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Decking Treatment FAQ's

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How do I clean decking?

It depends on the issue with the deck. If it's simply dirt, debris and plant matter, decking can be cleaned by sweeping with a stiff bristle broom then treated with a dedicated decking cleaner. For decking that has been affected by mould and algae, sweep with a stiff broom or brush to remove as mush surface matter as possible then treat with a mould and mildew cleaner. heavily soiled decking may require a second treatment.

How do I prepare my garden decking for a new wood finish?

It depends on the type of wood and the finish you want to achieve. Have a look at the first in our series of three blog posts (Garden Decking Stain Treatments - Part #1) about garden decking treatments, how to prepare the wood beforehand and make a great job of it.

What is the best way of achieving a solid black finish on decking?

Black wood finishes on decking have become more popular as they provide a striking contrast against the green hues of grass, trees and other garden plants. Black wood finishes also help to keep the traditional look of exterior wooden beams, barns, doors and window frames. Read more about achieving the perfect black wood finish in our blog.

My decking is slippery, why is this?

Algal growth is the most common cause of slippery decking and can be cleaned using a dedicated Mould and Mildew Cleaner. If the decking is bare wood, a wood preservative treatment should then be applied to help prevent future growth. Treating the decking with a decking oil once the preservative has fully dried will further protect the wood from biological growth and water penetration.

Advice needed on how to make decking non slip?

Slippery decking usually occurs when timber decking boards develop mould, algae or other biological growth, usually identifiable by green or black staining in the wood. This normally happens on bare wood decking that hasn't been treated or previously oiled decking that hasn't been maintained for a number of years.

Remove as much of the surface growth as possible with a stiff broom, brush or scraper. When done, treat the decking with a decking cleaner and one that is designed to kill off mould and algae spores in the wood. Heavily soiled decking may require a second treatment. Then apply an exterior wood preservative to help prevent future biological growth before applying a decking oil. For additional anti-slip properties, use a slip resistant decking oil such as Osmo Anti Slip Decking Oil (430) or Rustins Textured Decking Oil, especially good for decking steps.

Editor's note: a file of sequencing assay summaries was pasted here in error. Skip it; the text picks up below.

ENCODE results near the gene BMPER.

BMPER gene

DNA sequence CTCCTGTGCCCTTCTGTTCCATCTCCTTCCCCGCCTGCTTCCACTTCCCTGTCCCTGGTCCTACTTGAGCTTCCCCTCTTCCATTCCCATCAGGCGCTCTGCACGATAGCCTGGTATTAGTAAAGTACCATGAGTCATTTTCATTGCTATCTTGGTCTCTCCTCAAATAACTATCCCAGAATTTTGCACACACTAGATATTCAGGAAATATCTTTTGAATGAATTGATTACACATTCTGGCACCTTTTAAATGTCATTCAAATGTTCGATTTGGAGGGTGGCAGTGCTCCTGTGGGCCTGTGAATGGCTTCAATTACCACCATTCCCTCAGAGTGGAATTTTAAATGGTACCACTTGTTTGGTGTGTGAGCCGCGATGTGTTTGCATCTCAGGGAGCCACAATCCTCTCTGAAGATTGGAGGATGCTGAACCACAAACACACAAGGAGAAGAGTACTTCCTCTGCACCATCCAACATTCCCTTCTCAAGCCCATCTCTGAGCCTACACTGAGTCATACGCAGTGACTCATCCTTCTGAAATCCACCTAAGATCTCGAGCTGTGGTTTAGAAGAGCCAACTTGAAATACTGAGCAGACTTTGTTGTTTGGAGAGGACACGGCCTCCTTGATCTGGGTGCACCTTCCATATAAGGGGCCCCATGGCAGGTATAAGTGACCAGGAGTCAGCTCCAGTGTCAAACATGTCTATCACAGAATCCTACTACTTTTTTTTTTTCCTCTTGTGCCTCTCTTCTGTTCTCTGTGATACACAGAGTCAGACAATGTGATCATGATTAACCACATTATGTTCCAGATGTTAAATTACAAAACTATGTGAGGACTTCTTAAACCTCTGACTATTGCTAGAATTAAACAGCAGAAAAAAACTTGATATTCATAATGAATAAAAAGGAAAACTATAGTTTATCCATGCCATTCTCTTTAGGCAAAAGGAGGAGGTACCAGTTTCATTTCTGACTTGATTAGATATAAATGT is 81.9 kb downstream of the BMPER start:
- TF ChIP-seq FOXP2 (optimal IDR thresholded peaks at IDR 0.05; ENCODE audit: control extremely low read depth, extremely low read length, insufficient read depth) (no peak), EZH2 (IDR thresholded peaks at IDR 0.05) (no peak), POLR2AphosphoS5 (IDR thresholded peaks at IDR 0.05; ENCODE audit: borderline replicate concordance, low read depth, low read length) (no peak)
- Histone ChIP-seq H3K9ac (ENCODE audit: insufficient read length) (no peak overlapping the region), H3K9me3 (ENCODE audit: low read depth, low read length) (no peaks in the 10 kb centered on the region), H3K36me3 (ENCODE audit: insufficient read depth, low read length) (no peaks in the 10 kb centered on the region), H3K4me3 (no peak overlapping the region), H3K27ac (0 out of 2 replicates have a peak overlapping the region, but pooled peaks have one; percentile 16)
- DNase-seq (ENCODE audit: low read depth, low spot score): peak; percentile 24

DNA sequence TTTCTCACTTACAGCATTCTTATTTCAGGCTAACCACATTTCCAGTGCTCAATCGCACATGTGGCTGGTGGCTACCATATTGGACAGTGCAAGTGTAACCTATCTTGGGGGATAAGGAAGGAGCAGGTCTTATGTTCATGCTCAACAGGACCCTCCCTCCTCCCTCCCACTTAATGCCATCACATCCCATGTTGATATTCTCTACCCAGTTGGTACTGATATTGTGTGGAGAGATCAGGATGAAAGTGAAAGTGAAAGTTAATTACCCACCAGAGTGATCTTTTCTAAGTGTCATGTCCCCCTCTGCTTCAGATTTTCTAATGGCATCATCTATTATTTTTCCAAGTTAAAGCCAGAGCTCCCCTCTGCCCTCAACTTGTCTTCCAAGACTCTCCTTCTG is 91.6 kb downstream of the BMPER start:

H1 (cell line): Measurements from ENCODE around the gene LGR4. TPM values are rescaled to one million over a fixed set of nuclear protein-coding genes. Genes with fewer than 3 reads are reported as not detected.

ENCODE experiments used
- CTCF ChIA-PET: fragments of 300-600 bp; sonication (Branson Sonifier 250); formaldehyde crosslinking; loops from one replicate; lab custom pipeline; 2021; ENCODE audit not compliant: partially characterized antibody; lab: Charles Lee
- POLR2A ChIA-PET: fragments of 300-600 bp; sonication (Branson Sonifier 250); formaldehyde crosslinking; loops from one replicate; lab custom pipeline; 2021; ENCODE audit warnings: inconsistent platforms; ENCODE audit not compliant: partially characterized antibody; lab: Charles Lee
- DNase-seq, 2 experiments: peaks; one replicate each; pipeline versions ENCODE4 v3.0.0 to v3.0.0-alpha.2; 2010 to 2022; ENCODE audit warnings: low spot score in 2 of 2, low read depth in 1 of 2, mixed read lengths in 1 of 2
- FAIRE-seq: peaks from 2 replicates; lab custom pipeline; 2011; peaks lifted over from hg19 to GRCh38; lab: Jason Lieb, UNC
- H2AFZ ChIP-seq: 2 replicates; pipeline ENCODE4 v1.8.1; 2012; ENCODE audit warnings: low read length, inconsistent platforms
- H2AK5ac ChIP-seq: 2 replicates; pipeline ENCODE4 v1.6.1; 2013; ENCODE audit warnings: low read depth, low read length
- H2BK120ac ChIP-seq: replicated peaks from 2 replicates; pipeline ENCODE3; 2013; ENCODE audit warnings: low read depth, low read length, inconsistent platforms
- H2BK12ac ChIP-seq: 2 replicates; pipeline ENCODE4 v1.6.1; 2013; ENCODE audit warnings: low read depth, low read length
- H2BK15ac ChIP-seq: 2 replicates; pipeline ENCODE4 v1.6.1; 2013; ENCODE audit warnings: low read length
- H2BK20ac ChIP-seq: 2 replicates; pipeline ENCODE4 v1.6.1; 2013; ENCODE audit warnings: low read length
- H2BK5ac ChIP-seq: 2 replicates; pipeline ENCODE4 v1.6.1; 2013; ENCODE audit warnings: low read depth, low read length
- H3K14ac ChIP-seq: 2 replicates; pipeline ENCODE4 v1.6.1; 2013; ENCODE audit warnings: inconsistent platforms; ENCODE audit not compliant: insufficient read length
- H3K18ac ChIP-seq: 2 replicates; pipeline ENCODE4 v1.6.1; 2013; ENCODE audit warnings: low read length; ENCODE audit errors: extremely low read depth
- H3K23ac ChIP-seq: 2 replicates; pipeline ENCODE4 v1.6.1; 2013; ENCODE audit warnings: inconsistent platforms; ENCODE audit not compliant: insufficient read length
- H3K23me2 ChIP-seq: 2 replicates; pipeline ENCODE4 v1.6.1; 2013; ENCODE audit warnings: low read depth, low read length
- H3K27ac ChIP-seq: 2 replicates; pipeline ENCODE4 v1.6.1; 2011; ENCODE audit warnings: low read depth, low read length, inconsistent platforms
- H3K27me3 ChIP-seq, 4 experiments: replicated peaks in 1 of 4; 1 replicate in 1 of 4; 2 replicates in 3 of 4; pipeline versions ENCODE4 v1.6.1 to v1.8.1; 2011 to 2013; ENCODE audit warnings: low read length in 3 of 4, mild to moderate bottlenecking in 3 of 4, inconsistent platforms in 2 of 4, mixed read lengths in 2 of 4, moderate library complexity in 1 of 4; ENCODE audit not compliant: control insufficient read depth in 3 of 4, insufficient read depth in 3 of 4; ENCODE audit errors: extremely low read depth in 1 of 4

To stop decking from becoming slippery again, keep well maintained by regularly sweeping off any leaves or other organic matter, cleaning from time to time with a dedicated decking cleaner and then re-oiling as and when necessary.

What are the most common problems with wood decking maintenance?

Part two in our series of three blog posts about garden decking maintenance takes a look at the most common issues faced by DIYers who want to make their decking beautiful, as well as recommending some of the best-performing treatments.

Decking Treatments

Garden Decking related blog posts

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Disclaimer: Whilst every attempt has been made to provide product information that is as accurate as possible, it's important to clarify that trees and the wood that they produce can be affected by many factors. For example, the same species of tree grown in the same wood, even in close proximity, will be affected by age along with the amount of sunlight and water they receive. Other naturally occurring biological and environmental factors will also influence the density and grain of the wood as well as the moisture and oil content of the timber. No two trees are the same, meaning each piece of wood has the potential to look and react differently to the same wood finish. For example, product adhesion, colour variations, absorption rates and sheen levels. It is for this reason that we always strongly recommend carrying out test areas before starting any project